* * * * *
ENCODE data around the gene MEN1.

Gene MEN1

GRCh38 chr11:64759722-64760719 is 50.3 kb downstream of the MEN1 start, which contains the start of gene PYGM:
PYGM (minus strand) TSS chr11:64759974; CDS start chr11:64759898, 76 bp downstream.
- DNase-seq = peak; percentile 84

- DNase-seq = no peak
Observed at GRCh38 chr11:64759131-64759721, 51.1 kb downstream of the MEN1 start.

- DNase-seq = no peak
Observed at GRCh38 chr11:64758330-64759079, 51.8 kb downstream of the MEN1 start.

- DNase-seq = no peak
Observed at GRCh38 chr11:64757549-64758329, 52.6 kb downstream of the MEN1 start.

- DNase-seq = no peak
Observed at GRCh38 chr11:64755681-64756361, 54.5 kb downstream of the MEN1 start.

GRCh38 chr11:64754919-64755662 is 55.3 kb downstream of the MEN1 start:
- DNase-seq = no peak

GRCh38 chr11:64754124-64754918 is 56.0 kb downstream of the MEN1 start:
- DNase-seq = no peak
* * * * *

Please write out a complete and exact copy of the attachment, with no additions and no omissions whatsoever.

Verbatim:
ENCODE data around the gene MEN1.

Gene MEN1

GRCh38 chr11:64759722-64760719 is 50.3 kb downstream of the MEN1 start, which contains the start of gene PYGM:
PYGM (minus strand) TSS chr11:64759974; CDS start chr11:64759898, 76 bp downstream.
- DNase-seq = peak; percentile 84

- DNase-seq = no peak
Observed at GRCh38 chr11:64759131-64759721, 51.1 kb downstream of the MEN1 start.

- DNase-seq = no peak
Observed at GRCh38 chr11:64758330-64759079, 51.8 kb downstream of the MEN1 start.

- DNase-seq = no peak
Observed at GRCh38 chr11:64757549-64758329, 52.6 kb downstream of the MEN1 start.

- DNase-seq = no peak
Observed at GRCh38 chr11:64755681-64756361, 54.5 kb downstream of the MEN1 start.

GRCh38 chr11:64754919-64755662 is 55.3 kb downstream of the MEN1 start:
- DNase-seq = no peak

GRCh38 chr11:64754124-64754918 is 56.0 kb downstream of the MEN1 start:
- DNase-seq = no peak